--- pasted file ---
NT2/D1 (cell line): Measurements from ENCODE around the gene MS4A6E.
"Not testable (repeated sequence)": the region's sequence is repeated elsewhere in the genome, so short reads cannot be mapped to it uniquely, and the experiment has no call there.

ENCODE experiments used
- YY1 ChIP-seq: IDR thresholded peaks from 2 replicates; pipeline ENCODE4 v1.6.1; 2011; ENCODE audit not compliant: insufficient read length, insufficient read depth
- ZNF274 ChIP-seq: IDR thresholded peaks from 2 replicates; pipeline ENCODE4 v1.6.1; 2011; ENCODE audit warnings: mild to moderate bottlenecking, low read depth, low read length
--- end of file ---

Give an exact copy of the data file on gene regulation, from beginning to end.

NT2/D1 (cell line): Measurements from ENCODE around the gene MS4A6E.
"Not testable (repeated sequence)": the region's sequence is repeated elsewhere in the genome, so short reads cannot be mapped to it uniquely, and the experiment has no call there.

ENCODE experiments used
- YY1 ChIP-seq: IDR thresholded peaks from 2 replicates; pipeline ENCODE4 v1.6.1; 2011; ENCODE audit not compliant: insufficient read length, insufficient read depth
- ZNF274 ChIP-seq: IDR thresholded peaks from 2 replicates; pipeline ENCODE4 v1.6.1; 2011; ENCODE audit warnings: mild to moderate bottlenecking, low read depth, low read length